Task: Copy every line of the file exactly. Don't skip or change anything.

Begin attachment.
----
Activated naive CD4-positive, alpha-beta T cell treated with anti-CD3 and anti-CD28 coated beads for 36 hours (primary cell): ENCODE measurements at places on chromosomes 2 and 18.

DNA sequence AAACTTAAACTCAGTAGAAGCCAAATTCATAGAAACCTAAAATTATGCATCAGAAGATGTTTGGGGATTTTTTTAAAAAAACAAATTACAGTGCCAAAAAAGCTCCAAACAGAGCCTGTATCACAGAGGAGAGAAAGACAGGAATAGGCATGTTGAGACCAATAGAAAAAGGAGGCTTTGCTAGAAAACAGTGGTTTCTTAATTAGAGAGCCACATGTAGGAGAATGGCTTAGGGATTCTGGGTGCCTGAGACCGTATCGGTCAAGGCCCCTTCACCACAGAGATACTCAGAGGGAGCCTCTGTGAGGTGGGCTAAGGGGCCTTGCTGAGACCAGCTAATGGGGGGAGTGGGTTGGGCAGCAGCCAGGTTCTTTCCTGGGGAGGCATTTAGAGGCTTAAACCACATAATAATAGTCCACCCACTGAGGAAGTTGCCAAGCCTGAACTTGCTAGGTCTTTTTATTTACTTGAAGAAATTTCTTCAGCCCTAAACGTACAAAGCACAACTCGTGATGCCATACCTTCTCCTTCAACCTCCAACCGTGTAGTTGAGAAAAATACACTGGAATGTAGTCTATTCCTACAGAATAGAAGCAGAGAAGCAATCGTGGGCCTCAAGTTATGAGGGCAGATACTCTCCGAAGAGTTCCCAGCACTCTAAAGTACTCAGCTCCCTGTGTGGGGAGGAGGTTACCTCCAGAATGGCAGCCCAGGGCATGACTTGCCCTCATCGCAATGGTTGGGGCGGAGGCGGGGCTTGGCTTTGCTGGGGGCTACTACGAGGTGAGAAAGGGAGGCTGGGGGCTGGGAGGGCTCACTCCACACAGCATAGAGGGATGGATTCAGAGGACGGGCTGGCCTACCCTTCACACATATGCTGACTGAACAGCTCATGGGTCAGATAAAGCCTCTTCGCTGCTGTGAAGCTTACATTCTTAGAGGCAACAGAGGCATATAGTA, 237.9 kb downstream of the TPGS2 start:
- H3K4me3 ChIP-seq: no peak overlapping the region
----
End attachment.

Activated naive CD4-positive, alpha-beta T cell treated with anti-CD3 and anti-CD28 coated beads for 36 hours (primary cell): ENCODE measurements at places on chromosomes 2 and 18.

DNA sequence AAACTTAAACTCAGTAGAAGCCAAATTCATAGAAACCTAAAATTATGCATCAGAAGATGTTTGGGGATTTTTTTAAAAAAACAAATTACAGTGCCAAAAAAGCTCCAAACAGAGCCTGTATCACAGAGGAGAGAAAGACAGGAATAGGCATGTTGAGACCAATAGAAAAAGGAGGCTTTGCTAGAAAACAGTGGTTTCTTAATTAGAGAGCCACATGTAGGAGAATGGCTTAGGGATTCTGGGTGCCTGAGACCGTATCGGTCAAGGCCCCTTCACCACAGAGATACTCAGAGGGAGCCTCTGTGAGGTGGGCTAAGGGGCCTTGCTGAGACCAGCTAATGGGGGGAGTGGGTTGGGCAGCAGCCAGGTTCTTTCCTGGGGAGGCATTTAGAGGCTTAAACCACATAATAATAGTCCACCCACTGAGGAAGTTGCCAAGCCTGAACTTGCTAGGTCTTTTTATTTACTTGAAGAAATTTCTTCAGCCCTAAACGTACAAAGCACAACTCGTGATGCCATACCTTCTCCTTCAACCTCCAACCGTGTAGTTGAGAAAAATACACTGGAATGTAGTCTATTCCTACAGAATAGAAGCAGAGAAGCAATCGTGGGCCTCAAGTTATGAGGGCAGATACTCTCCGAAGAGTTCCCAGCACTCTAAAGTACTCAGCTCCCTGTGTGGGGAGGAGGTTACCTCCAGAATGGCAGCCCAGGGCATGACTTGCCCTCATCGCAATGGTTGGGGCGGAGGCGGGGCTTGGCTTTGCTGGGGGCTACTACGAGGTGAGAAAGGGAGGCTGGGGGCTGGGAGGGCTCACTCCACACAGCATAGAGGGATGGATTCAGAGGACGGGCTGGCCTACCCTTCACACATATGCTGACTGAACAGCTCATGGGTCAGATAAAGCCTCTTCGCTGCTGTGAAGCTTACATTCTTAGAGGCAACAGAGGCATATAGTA, 237.9 kb downstream of the TPGS2 start:
- H3K4me3 ChIP-seq: no peak overlapping the region